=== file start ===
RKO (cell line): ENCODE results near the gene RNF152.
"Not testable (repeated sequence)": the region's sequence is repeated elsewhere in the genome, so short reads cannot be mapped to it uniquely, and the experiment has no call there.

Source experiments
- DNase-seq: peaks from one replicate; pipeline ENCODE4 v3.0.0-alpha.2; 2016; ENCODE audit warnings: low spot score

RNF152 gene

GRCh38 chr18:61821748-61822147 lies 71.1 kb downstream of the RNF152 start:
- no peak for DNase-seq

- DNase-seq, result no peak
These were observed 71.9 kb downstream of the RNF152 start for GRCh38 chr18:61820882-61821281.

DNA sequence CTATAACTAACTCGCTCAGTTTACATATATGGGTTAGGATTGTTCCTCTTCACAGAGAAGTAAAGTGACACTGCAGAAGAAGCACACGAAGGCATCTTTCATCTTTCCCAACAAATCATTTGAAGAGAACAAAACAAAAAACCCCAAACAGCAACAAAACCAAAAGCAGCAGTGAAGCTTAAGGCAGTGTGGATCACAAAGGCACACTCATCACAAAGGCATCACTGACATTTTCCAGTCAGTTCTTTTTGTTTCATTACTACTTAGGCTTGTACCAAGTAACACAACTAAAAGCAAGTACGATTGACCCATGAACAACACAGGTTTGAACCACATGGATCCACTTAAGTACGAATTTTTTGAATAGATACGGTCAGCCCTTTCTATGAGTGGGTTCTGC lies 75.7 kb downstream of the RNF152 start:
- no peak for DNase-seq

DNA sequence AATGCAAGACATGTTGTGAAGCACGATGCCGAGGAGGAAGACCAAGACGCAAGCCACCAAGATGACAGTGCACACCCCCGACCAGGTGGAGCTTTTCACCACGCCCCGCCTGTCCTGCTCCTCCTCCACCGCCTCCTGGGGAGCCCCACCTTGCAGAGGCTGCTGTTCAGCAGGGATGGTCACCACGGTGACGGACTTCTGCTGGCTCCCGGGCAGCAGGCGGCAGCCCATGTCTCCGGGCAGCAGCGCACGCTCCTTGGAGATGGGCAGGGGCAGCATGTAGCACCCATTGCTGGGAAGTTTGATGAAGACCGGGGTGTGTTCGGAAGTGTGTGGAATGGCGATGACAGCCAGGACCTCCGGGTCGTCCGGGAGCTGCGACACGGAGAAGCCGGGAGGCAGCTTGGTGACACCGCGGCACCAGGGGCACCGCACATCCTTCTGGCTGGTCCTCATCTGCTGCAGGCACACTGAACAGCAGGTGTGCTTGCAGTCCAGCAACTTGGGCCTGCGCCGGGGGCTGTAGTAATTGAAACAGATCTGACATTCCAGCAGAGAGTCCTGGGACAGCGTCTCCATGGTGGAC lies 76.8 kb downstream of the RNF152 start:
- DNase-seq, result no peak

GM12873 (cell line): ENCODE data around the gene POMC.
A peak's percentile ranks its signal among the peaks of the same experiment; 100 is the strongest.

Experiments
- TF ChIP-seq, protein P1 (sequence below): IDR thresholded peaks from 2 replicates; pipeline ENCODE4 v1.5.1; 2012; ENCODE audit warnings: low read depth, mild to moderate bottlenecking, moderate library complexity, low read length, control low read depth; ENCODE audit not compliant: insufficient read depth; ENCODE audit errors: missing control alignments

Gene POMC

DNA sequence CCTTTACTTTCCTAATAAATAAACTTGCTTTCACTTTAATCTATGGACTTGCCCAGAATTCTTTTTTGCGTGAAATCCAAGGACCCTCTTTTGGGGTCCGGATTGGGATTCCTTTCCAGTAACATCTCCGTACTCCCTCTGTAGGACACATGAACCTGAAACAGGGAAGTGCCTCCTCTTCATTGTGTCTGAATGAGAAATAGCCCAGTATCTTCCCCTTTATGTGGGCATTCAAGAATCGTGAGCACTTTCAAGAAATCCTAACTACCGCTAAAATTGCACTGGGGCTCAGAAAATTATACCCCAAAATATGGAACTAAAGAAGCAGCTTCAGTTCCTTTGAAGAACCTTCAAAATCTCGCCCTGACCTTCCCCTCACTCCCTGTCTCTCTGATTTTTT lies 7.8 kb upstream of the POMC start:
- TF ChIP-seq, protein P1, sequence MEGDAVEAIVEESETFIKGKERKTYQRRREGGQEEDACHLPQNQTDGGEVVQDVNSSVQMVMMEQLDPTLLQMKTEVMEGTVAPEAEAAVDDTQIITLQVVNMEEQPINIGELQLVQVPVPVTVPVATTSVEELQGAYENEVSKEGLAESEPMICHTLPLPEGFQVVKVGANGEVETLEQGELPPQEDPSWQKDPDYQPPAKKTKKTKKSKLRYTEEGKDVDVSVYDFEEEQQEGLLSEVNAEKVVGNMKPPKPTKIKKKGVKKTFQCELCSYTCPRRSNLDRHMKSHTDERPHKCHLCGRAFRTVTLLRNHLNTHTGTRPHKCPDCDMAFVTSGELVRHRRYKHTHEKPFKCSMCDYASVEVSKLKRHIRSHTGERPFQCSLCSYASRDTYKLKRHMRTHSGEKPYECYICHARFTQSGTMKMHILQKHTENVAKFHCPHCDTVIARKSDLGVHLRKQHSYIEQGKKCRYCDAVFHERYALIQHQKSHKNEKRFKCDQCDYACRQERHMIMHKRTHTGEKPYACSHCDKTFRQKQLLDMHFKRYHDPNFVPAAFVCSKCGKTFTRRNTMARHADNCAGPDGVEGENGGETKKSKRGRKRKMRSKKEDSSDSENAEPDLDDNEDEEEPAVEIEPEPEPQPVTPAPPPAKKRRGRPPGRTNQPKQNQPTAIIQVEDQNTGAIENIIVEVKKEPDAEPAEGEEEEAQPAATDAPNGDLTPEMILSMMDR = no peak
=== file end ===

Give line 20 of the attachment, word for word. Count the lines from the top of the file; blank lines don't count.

- TF ChIP-seq, protein P1, sequence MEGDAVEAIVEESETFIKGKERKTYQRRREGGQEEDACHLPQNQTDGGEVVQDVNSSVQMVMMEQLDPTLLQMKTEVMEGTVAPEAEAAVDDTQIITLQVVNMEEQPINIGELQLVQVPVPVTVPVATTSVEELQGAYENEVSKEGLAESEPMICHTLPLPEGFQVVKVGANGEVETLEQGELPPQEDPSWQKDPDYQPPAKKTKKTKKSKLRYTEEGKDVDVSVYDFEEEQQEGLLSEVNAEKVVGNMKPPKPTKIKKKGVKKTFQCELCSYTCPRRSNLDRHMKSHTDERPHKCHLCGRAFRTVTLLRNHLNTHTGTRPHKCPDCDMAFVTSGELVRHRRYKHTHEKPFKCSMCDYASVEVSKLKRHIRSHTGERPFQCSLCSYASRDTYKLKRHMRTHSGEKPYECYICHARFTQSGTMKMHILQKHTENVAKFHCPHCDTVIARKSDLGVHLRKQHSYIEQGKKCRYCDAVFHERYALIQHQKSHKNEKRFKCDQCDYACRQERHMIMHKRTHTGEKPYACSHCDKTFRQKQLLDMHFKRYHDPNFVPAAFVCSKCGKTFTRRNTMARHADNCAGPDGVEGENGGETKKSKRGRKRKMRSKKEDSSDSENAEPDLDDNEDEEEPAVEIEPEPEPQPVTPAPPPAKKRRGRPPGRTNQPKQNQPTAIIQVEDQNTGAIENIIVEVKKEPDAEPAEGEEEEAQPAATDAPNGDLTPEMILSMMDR = no peak